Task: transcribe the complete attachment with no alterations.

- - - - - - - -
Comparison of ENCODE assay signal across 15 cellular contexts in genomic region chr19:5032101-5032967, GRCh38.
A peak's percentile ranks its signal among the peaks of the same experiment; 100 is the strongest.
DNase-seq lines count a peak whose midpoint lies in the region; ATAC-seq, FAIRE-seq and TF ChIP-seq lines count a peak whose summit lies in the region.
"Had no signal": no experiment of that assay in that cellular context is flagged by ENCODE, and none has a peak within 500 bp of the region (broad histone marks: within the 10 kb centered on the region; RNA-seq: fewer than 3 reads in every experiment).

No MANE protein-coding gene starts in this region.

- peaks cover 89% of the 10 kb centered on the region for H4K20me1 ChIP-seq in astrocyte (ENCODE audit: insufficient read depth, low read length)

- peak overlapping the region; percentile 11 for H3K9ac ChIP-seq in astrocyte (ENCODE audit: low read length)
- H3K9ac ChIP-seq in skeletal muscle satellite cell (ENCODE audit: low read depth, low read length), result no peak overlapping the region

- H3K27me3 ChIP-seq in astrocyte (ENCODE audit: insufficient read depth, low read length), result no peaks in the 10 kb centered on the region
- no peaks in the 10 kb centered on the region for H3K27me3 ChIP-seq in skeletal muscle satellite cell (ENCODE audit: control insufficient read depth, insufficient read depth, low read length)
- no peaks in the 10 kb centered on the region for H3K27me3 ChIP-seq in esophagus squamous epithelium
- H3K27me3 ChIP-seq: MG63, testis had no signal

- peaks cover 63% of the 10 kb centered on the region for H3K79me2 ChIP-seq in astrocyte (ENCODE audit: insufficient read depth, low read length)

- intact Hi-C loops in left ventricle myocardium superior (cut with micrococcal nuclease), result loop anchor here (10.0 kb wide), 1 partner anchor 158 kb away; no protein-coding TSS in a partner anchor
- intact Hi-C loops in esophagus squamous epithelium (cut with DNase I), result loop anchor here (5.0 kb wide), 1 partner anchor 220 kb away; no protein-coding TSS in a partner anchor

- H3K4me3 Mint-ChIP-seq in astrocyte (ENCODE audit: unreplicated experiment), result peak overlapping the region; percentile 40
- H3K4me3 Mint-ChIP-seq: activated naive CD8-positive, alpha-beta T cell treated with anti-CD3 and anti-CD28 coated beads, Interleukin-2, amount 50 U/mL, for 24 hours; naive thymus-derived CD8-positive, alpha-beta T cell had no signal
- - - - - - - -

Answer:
Comparison of ENCODE assay signal across 15 cellular contexts in genomic region chr19:5032101-5032967, GRCh38.
A peak's percentile ranks its signal among the peaks of the same experiment; 100 is the strongest.
DNase-seq lines count a peak whose midpoint lies in the region; ATAC-seq, FAIRE-seq and TF ChIP-seq lines count a peak whose summit lies in the region.
"Had no signal": no experiment of that assay in that cellular context is flagged by ENCODE, and none has a peak within 500 bp of the region (broad histone marks: within the 10 kb centered on the region; RNA-seq: fewer than 3 reads in every experiment).

No MANE protein-coding gene starts in this region.

- peaks cover 89% of the 10 kb centered on the region for H4K20me1 ChIP-seq in astrocyte (ENCODE audit: insufficient read depth, low read length)

- peak overlapping the region; percentile 11 for H3K9ac ChIP-seq in astrocyte (ENCODE audit: low read length)
- H3K9ac ChIP-seq in skeletal muscle satellite cell (ENCODE audit: low read depth, low read length), result no peak overlapping the region

- H3K27me3 ChIP-seq in astrocyte (ENCODE audit: insufficient read depth, low read length), result no peaks in the 10 kb centered on the region
- no peaks in the 10 kb centered on the region for H3K27me3 ChIP-seq in skeletal muscle satellite cell (ENCODE audit: control insufficient read depth, insufficient read depth, low read length)
- no peaks in the 10 kb centered on the region for H3K27me3 ChIP-seq in esophagus squamous epithelium
- H3K27me3 ChIP-seq: MG63, testis had no signal

- peaks cover 63% of the 10 kb centered on the region for H3K79me2 ChIP-seq in astrocyte (ENCODE audit: insufficient read depth, low read length)

- intact Hi-C loops in left ventricle myocardium superior (cut with micrococcal nuclease), result loop anchor here (10.0 kb wide), 1 partner anchor 158 kb away; no protein-coding TSS in a partner anchor
- intact Hi-C loops in esophagus squamous epithelium (cut with DNase I), result loop anchor here (5.0 kb wide), 1 partner anchor 220 kb away; no protein-coding TSS in a partner anchor

- H3K4me3 Mint-ChIP-seq in astrocyte (ENCODE audit: unreplicated experiment), result peak overlapping the region; percentile 40
- H3K4me3 Mint-ChIP-seq: activated naive CD8-positive, alpha-beta T cell treated with anti-CD3 and anti-CD28 coated beads, Interleukin-2, amount 50 U/mL, for 24 hours; naive thymus-derived CD8-positive, alpha-beta T cell had no signal